Open, and yet closed
The visitor encounters the Studio Am Kogl as a distinctive structure characterised by a striking element of design - vertical timber cladding covering the entire facade and roof - which Johannes Kaufmann describes as a 'slatted screen'.
The building is located on a steep slope to the west of Semriach with views to the village and the local Schockl Mountain, which dominates the hilly countryside to the north of Graz. Viewed from the road, the building appears closed, revealing nothing of its interior to passers-by. The entrance is not easy to ind at irst sight, for the large, equally timber-cladded gate virtually 'disappears' when it closes lush with the facade. The door handle, too, was designed such that it is barely detectable. In the evening, when the lights behind the windows shimmer faintly through the facade, the outlines of the interior are vaguely discernible. The surprise is therefore even greater when you enter the building. Beyond the main entrance, which leads straight into the upper storey due to the building's location on a slope, you step into an access zone that was 'inserted' across the whole length of the building, and which is only delimited by the timberclad screen on the eastern facade. The facade is almost fully openable by means of an especially designed folding mechanism, transforming the rather introverted character of the house into the opposite. Once the facade is open, the studio building makes an open and inviting impres sion, both from the inside and outside. Views over the countryside are vast and boundless. Since the folding elements are easy to operate, the owner can decide spontaneously on how much openness, light and nature she wants to let into the studio.
The living area to the right was designed to meet basic, practical requirements. It only measures six by five meters, featuring an inserted loor that ofers ample room for overnight accommodation. The studio building does not possess a separate bedroom. On the left, the so-called winter studio stretching from loor to gable is entered through a fully glazed partition between the studio and the access area; the latter can be used as a balcony, too. The 'summer studio' on the lower storey is accessed via a staircase. It is the largest and most open space in the house and is only separated from the garden by the timber screen, which is, just as on the upper storey, almost fully openable here. When the screen is open, it is as if you were painting in the garden.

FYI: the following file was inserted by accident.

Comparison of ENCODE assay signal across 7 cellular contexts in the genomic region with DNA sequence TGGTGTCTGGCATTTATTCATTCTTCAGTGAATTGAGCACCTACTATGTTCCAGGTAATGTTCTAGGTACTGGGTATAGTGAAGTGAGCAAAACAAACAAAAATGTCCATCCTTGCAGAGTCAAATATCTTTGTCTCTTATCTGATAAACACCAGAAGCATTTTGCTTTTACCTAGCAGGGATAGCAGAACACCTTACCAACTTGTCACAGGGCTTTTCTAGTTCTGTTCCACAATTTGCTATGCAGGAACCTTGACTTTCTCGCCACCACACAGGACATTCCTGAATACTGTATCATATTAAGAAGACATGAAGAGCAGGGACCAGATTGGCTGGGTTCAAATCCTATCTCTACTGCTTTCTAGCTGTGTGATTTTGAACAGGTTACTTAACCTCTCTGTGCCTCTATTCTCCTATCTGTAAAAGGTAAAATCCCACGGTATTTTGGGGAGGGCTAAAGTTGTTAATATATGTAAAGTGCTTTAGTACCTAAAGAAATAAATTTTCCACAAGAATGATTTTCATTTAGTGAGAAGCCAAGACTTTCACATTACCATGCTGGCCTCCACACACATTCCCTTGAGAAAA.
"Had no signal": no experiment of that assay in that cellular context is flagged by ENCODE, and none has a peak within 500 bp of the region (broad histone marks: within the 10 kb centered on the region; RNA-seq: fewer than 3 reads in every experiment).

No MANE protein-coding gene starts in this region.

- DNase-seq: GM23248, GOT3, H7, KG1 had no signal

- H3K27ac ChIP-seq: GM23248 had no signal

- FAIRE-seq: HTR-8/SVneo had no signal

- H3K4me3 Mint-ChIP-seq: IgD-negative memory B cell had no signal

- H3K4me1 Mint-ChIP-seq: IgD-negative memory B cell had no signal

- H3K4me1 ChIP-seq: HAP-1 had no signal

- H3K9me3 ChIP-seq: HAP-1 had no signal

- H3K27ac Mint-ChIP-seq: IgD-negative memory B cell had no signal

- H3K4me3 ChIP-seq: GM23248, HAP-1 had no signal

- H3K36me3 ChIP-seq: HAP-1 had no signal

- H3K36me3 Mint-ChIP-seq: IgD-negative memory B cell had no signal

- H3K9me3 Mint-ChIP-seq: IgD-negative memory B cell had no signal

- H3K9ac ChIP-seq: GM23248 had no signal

One of the main objectivesaddressed by owner Annemarie Dreibholz-Humele and architect Johannes Kaufmann was to combine workplace and landscape. Out of respect for the rural surroundings of Semriach as a climatic spa, they envisioneda barn-like building as a leitmotif. For both, anything but timber was out of the question. A further objective was to contribute to the local build ing culture. First, the 'barn' was prefabricated in a carpenter's workshop in the Bregenzerwald region of Vorarlberg. Delivering it to the building site in Styria proved to be a logistic challenge that was mastered perfectly: the whole building was erected upon previously prepared foundations within just three weeks.
The facade's timber cladding interacts with the floors of smoothed screed in the living and working areas, and of timber in the access area. Wood grain walls and all the other surface materials radiate pleasant simplicity. None of the timber flooring was impregnated. Rainwater penetrating the slats of the screen, or any other traces of wear, bring the loor to life. Meanwhile, a faint patina on the wooden boards enhances the natural character of the material. Behind its timber cladding, the Studio Am Kogl unites a simple, yet functional ground plan with smart, unobtrusive details and near-to-nature materials. Here, you feel comfortable straightaway, and you can imagine that this well thought-out studio provides places of retreat and openness alike.
- Anne Martischnig